3

I am UK national applying for a PhD (microbiology) in the USA. The application process requires a statement of purpose which includes, among other things, a section on recent / current work activities that are relevant to the application.

I am a Master's student and have plenty of relevant details to talk about from an academic perspective (there is a separate section for this), but I also run a successful IT business and the transferable skills that I have learned from this form a core part of my relevant work experience for this section.

To illustrate my motivation and potential for success at graduate level, I was going to mention that I essentially started my business from scratch a few years ago and now earn a six-figure income. However, I am worried that the selection committee might view this unfavorably (talking about income is quite a taboo subject here in the UK), or worse they might question my commitment to a graduate program if they think I have a comfortable job to fall back on.

I should also mention that the PhD program I am applying to is fully-funded, but the cost of living in the area is notoriously high and most grad students have to supplement their income by teaching. I wouldn't need to do this as I have enough savings to be financially secure for the duration of the program.

Should I mention my income to demonstrate my aptitude, or will it do more harm than good?

  • 4
    They might think you're insane for ditching a that kind of income for a career in microbiology. – Scott Seidman Nov 14 '16 at 22:47
  • 2
    Can you word it in terms of how profitable your business is instead of your personal salary? For example, maybe talk about how many people you employ, how many stakeholders, etc... – Hobbes Nov 14 '16 at 23:01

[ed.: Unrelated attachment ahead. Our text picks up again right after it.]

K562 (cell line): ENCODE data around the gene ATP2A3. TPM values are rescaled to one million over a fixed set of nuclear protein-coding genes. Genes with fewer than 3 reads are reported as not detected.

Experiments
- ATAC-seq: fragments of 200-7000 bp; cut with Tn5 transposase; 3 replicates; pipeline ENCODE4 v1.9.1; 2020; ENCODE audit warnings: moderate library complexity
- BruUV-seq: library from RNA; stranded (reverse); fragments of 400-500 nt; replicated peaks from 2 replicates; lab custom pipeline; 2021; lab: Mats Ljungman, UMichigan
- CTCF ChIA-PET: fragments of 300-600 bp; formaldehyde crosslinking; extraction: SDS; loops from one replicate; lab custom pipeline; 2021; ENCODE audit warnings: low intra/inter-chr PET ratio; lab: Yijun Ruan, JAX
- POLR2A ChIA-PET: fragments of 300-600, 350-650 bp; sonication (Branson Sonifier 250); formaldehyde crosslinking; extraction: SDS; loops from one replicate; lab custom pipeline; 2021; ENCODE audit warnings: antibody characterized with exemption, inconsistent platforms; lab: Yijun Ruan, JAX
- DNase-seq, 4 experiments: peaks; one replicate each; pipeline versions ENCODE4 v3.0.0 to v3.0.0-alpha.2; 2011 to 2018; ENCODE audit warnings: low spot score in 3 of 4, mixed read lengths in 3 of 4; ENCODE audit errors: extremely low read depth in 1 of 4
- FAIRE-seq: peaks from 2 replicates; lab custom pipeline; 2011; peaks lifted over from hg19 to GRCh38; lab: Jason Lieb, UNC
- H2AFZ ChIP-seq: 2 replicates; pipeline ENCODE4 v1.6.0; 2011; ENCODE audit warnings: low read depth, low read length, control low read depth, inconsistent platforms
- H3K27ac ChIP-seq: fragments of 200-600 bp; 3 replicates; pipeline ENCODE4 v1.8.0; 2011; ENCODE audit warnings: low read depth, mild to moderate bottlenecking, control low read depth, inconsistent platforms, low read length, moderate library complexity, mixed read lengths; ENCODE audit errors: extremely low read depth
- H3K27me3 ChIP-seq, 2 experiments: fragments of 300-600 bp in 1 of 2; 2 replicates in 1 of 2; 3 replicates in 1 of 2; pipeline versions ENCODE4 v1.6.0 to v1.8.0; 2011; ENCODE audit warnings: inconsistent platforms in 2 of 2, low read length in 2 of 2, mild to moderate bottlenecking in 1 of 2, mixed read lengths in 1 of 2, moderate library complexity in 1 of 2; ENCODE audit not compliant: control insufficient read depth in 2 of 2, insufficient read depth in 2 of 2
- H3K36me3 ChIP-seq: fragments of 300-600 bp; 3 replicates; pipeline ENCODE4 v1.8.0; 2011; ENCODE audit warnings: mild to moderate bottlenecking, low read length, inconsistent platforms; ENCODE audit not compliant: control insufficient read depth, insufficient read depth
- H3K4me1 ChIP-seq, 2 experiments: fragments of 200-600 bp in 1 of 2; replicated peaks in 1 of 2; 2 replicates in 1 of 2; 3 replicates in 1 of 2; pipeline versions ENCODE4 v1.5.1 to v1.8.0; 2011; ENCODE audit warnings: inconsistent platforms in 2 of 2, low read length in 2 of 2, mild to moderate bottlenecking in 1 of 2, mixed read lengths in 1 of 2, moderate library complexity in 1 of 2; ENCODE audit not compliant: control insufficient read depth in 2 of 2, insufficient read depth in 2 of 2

10

No, don't mention income here. This just looks smug. But ofc you should mention that you are running a successfull buisness and explain how this can contribute to your Phd (experience, skills,...). The problem I see is that you want to do a microbiology PhD while running your own buisness? This could be a big problem because they don't want to fund people who are not 100% focused on their work here.

  • Thank you for the suggestion. I have made it clear in my statement that somebody is being trained to replace me in the business so I can focus solely on my PhD when the time comes. – sixoftwelve Nov 14 '16 at 23:14
1

You may mention your successful business venture in your CV, but it's not relevant to your SOP -- unless it's directly related to what you want to do in your graduate studies in microbiology.

If you were applying to business school, the answer would be different.

In the CV, take the usual approach -- use lots of verbs to describe the types of tasks you have carried out. In this way, you will be able to subtly convey the general level of success the venture has enjoyed, without being crude. (Yes, in this regard, what would be crude in the UK would be crude in the US as well.)

Re your ability to support yourself without a teaching assistantship, just don't apply for one. If there's any ambiguity, you may mention in a cover letter that you will not be applying for one.

HOWEVER: if you have aspirations to be a professor later on, it might be helpful to have some teaching assistant experience under your belt by the time you graduate.

  • Anyway, even if the work itself is relevant to the area of study, the profitability of the business almost certainly is not. The work will be evaluated based on whether it's scientifically interesting, not on whether it made money. – Nate Eldredge Nov 15 '16 at 3:57

Your Answer

By clicking “Post Your Answer”, you agree to our terms of service, privacy policy and cookie policy

Not the answer you're looking for? Browse other questions tagged or ask your own question.